Ham III, the grandson of the first chimp astronaut, is blasted off into space by an opportunity-seeking senator. Soon, the fun-loving chimp has to get serious about the mission at hand; ... See full summary »
Trained in the skills of sea power, Pi the fish can fight a shark, sink a squid or batter any random predator that ever threatens his friends and neighbors on the reef. Unfortunately, being... See full summary »
Mark A.Z. Dippé,
Set in 1944, Valiant is a woodland pigeon who wants to become a great hero someday. When he hears they are hiring recruits for the Royal Homing Pigeon Service, he immediately sets out for ... See full summary »
Sammy and Ray, leatherback turtles and friends forever, are enjoying an atoll's water and sand, shepherding new hatchlings Ricky and Ella out to sea. Suddenly, a poacher swoops in and ships... See full summary »
Carlos McCullers II,
In the Kennedy days, all the States buzz about the Apollo moon program, even the bugs. Grandpa fly keeps 'inspiring' his grandson and two mates, a nerd and a glutton, with heroic stories. New they decide to get in on the action at Cape Canaveral via an astronaut's bred box. Grandpa also gets involved. There's also an evil Soviet Russian fly to with. Written by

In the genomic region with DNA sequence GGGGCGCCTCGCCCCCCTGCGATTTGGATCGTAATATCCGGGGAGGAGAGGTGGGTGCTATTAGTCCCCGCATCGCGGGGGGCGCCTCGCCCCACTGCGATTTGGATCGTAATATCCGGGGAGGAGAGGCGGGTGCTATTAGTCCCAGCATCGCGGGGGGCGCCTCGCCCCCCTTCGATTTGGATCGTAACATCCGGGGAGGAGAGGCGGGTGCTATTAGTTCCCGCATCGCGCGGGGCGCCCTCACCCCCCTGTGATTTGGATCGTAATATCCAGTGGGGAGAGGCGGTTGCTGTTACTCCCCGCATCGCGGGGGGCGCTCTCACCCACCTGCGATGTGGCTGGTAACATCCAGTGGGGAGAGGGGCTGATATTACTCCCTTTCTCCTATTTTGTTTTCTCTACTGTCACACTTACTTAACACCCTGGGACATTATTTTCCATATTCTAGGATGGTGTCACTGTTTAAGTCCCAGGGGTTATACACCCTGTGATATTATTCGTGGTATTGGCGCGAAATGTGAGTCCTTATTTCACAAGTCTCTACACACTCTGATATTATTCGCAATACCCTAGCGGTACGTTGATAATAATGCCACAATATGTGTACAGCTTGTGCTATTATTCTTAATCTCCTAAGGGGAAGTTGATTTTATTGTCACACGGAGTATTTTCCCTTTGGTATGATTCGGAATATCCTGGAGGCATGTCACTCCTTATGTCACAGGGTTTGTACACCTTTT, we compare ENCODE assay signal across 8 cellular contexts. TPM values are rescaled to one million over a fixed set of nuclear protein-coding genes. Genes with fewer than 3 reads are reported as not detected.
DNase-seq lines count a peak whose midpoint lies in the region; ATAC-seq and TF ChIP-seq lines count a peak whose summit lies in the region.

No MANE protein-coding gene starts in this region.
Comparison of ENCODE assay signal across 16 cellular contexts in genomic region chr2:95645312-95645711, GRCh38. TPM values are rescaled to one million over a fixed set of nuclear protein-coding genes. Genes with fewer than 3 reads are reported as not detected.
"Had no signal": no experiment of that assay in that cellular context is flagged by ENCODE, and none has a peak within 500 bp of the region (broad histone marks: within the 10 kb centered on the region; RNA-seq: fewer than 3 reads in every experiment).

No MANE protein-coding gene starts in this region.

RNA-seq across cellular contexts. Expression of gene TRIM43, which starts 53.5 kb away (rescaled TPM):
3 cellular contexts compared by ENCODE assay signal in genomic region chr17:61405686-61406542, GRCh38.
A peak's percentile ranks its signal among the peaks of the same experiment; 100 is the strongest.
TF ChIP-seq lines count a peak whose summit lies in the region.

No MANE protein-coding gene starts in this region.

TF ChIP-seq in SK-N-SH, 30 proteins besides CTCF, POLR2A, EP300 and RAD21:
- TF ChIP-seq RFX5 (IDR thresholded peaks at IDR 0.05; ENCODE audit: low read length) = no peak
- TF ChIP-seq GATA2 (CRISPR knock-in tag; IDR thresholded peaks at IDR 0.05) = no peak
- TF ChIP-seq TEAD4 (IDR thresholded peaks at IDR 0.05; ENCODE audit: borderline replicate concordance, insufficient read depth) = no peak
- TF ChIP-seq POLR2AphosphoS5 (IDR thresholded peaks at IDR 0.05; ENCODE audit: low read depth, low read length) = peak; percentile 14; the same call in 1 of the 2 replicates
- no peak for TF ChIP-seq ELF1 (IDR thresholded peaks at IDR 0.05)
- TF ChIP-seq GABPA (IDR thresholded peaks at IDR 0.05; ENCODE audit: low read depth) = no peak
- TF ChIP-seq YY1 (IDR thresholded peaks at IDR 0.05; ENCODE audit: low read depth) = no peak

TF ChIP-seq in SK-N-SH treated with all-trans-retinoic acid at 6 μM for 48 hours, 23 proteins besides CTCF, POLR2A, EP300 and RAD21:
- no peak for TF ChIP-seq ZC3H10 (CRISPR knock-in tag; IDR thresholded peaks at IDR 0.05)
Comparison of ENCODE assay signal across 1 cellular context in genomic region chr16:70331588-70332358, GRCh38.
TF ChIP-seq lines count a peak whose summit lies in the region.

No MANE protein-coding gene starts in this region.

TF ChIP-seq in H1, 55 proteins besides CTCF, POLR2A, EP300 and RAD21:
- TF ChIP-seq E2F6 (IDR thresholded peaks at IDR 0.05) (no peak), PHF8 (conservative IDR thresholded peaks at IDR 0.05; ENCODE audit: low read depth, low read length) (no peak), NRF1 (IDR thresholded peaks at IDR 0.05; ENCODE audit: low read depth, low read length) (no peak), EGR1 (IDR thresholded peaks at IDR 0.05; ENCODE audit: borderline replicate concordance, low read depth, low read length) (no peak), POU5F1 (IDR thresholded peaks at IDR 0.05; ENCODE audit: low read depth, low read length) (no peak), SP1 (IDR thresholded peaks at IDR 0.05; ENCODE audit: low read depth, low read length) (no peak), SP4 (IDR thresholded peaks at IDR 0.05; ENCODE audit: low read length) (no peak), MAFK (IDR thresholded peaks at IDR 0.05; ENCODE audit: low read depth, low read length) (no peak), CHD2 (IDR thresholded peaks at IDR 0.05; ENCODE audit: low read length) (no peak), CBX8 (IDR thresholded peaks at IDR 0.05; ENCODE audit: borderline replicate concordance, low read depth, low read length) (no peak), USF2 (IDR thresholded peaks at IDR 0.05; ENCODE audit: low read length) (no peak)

The animation in this wasn't too bad, and the story wasn't the most original concept (surprisingly sentient characters, in this case flies, piggybacking on an existing human story or adventure), but still entertaining enough for a kiddie/family cartoon movie.
What made this awful was the voice acting by the kids that voiced the three main characters. All of the others were passable, but dialogue between those three made me feel like I was sitting through a table-reading in a second grade classroom.
I don't know if it was bad coaching or directing, or the kids themselves (who sounded just fine in the live-action features I've seen featuring them). Regardless, this was one prime example of a studio being so obsessed with finding a voice that was even mildly recognizable that they passed on quality.
That awkward line-reading made it almost seem as though they made the rest of the movie and then found kids to read the words that had already been animated, or as if they just plugged in dialogue from a read-through when they auditioned. All entertainment would cease as soon as the main characters started talking, and we just sat and waited impatiently for them to finish awkwardly pushing out their lines.
Ugh. Good job pushing this piece of crap instead of funding 3 or 4 other productions that may have been worth watching.
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